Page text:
When John Fahey arrived at National Geographic in the mid-1990s, he spoke frequently and with great conviction about the power of the National Geographic Brand. Protect the brand… leverage the brand… capitalize on our brand equity… the word has been the cornerstone of his strategic plan for our Society for more than 15 years.
So it was a great surprise to read this story — and this quote from John:
So much for the primacy of The Brand.
The good news is: John is right. And the question he asks is critical: What is National Geographic trying to bring that is unique?
The answer can’t be “good stories” or “great science journalism” or even “outstanding photography” because all those things can be found all over the web, in enormous quantity, for free.
The answer can’t be our history of exploration because that doesn’t speak to our present — or future.
And the answer can’t be expeditions such as James Cameron’s recent deep-sea dive because (a) it revealed nothing much that was new, (b) we can’t afford to launch such expeditions often enough to create profitable content, and (c) James Cameron is an embarrassment.
But here’s a viable and compelling adventure story upon which we can build a future: For 125 years, National Geographic has told the story of the West meeting the world — and it’s a drama that’s still underway. Perhaps the story’s most exciting element is that we — the citizens of free, open, and democratic societies — are both observers and participants. We’re not simply watching The Democracy Story unfold, we’re living it. We’re creating it. We all have a role to play, and each one of us has been blessed with a speaking part.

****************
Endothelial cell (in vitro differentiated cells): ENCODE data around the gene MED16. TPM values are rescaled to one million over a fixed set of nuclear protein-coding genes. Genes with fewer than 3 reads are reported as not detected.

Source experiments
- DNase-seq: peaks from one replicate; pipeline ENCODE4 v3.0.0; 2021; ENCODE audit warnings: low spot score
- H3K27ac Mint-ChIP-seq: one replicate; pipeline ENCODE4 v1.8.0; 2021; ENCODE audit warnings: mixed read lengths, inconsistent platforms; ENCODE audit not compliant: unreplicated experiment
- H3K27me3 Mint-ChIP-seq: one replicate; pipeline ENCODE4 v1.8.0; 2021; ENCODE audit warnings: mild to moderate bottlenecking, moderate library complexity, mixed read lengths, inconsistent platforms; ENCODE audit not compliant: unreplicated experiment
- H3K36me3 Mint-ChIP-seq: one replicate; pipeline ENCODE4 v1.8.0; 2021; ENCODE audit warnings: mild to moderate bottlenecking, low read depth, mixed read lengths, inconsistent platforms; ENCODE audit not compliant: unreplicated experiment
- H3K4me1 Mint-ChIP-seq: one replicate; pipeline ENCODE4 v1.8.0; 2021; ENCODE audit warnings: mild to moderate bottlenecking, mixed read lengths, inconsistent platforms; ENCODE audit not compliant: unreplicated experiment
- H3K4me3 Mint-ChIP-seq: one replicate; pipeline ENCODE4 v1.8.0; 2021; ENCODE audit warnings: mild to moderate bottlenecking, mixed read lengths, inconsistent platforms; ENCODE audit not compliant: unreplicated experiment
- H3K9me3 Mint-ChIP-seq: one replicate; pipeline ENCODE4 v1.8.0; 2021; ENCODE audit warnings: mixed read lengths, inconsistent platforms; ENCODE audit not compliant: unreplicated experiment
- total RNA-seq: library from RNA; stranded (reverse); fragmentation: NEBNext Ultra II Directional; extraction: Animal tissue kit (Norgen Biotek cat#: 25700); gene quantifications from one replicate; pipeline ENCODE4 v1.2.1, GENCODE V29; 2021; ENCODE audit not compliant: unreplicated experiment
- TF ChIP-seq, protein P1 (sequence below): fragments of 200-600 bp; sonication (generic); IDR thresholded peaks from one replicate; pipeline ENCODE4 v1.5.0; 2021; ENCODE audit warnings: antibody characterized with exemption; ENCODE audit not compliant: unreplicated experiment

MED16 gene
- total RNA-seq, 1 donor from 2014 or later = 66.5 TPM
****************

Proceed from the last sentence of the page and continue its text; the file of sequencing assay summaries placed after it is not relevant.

Imagine, then, if John Fahey stood up in the pages of our Society’s official journal and said something like this:
The skills needed by good journalists — the ability to ask incisive questions; to evaluate information; to communicate clearly — are the same skills that empower citizens in free and open societies. National Geographic cares about these societies at least as much, if not more, than we care about the fate of Big Cats.
To that end, we will help equip, empower, and inspire the members of our Society with tools, training, and community support. We’ll serve as an international basecamp for those who want to Join The [Democratic] Adventure.
Our ultimate goal: To make The Democracy Story (and the National Geographic Society) a success for generations to come.
In other words: Take these ideas, which John shared during a recent and barely publicized event in Washington, DC…
… and make them the cornerstone of everything we do at the National Geographic Society.
Your thoughts, John?